This morning I woke up just before 11 and had a hot shower!  Then I arrived on deck to the latest weather update, basically no wind in the Atlantic and a huge hole chasing us round.  So we had been sailing in what looked like the Trade Winds off Africa, but since we made the turn right we have left that band of breeze and have been suffering with an average of 8 – 10 knots true wind.


We need some longer term weather info and it is impossible to shape a long course on a two day forecast, so our skipper sets about patiently keeping the Iridium and Ipad connection going to download 9 days worth of weather files.  The situation looks worse not better!  Between Bermuda and 15N there is a pressure gradient of a whopping 9mb, so not much wind anywhere and this whole seems to be building around our latitude with another vacuum forming over the Caribbean.  The Trade Winds don’t seem to have developed anywhere yet.


I spend the first hour of my watch trying to see if we can set up to sail dead downwind – nope is the short answer!  I try goosewinging, but at the point the jib sets the main just backwinds at the top, the absence of a whisker pole makes it impossible to keep the jib out.  I’m steering as low as I can and struggling to keep the sails filling, the autopilot wouldn’t be able to sail her on the edge like this for long.   If only we had a spinnaker instead of a washing machine.  The crew got their first real introduction to my inner genetic Dragon, which only unleashes it self in a handful of situations, one of them is being on a slow boat in no breeze.  Luckily there are four corners on this boat that they could scatter do – and they did!  Effing boat.


We have estimated enough fuel for 8 days constant running, so assumed worst case at 5 knots we can motor just shy of 900 miles.  We have 1700 miles to Antigua.  A plan is needed and it is falling to me to come up with one…


I tame the Dragon a little and channel my energy into assessing our options based on the weather forecast.   It is hard to gauge position, scale and distance using the GRIB file for the whole Atlantic, I have come prepared with hurricane plotting sheets from NOAA for this exact reason and they are really handy. It is easy to project our course options on the sheet and compare with the GRIB file as the scales are similar.  


I assess our options, we are 700 mile from Cape Verde which is upwind, up current and the exact opposite way that we are trying to go, but if the wind does vanish for weeks we can get there under motor, but it wouldn’t be pleasant.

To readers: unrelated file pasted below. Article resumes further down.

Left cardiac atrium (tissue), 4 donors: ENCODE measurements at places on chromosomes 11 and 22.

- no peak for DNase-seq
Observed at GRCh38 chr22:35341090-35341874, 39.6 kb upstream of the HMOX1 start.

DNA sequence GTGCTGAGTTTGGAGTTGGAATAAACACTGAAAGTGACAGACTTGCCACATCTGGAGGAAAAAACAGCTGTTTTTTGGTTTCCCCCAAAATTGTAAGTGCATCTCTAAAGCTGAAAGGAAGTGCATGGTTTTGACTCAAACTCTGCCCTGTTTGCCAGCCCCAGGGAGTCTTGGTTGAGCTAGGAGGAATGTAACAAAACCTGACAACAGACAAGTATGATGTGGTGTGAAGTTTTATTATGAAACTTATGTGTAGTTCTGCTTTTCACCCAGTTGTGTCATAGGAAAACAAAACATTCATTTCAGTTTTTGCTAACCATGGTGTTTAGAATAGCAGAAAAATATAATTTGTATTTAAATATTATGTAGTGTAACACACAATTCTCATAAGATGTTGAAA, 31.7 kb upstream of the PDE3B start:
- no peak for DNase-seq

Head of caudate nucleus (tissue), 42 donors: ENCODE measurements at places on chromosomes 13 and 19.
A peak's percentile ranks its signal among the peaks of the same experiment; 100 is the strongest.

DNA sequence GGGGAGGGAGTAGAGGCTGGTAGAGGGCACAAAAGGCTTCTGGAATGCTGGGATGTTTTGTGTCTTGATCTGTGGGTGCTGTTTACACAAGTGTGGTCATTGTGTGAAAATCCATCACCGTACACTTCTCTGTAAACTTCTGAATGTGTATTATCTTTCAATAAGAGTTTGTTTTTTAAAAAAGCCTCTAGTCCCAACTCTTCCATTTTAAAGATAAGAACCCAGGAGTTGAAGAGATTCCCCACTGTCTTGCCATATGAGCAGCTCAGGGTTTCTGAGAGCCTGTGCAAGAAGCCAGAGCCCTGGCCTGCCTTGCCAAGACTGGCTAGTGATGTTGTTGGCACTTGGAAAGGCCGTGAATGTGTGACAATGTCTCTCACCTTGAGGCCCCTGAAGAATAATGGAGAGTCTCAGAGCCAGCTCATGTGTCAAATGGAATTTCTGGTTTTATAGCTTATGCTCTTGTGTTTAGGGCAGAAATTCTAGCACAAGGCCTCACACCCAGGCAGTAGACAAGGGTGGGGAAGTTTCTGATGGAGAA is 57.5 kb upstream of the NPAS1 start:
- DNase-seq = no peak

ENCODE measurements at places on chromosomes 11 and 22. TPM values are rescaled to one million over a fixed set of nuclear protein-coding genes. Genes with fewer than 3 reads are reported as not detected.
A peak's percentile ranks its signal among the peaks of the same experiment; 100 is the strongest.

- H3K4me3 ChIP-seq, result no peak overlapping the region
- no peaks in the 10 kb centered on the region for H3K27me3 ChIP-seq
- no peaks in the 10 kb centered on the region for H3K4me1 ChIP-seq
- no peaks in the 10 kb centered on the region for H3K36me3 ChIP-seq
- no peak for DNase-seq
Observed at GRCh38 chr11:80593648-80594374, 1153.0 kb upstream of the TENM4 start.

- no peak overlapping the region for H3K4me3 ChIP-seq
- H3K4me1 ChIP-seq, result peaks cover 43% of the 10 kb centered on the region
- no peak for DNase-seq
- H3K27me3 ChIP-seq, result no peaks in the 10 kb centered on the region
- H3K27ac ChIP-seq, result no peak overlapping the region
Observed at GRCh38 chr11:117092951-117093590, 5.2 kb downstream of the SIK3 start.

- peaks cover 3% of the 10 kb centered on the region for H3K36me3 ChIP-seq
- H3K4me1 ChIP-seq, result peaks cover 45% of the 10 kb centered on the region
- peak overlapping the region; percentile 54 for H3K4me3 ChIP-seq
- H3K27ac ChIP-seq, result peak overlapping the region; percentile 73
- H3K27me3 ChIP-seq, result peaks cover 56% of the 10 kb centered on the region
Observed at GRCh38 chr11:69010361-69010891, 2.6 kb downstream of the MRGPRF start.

Looking at the weather files and my tracking plots we have two options, a huge dive south down to 15 or 16N where there seems to be a constant, but still light breeze all the way across.  Our nearest landfall if we did have to motor would be Barbados.  This option would also involve us motoring SW for 24 hours potentially early on, looking at the weather files we are going to need to save all the fuel for the other end.


To the north there seems to be a band of breeze starting from 37W and running along the 22N parallel.  The breeze is going to die completely at some point on this route too, but in terms of distance to run, available breeze and time to get to Antigua this will probably be the favoured route.  Strange things are forecast at the other end in around 7 days time, zero wind, or wind possibly even coming out of the SW, which is really unusual, plus more weather systems moving in the north Atlantic which will hopefully suck in some circulation from this latitude.  There is more chance of a change in pressure gradient, and therefore wind, to the north and the more I weigh it up to more this option seems favourable.  


So the mission now is to get ourselves to 22N 37W by Sunday lunchtime, we have 48 hours to cover the 300 miles and now we are set on a heading of 290 our apparent wind angle has come closer to 120, the sails are filling and the boat is moving, so we’re only doing around 4 to 5 knots, but we are moving under sail and not burning fuel.  However, if we do run out of wind we will have to motor or we risk being stuck in a doldrum like area for weeks….  From there we should have enough breeze to get us to within motoring distance of Antigua some time by the end of next week at the latest I hope.  Teabags might run out before the end of the trip.


So far it is the end of day 11 and we haven’t reached half way yet, but that is ok.  I like the view from my cabin window, all I can see is sea for miles and miles and miles, everywhere sea, sky, clouds, flying fish.  I like the noise in my cabin, the ocean gliding gently past the window (occasionally sneaking a small splash into my cabin), the bricks being thrown at the wheelie bin have stopped somewhat, we just get the occasional water bomb now.


I was treated to another stunning starry night, with the Moon rising later giving more darkness and more stars, tonight I’m on  2200 – 0200 and then 0600 – 0900

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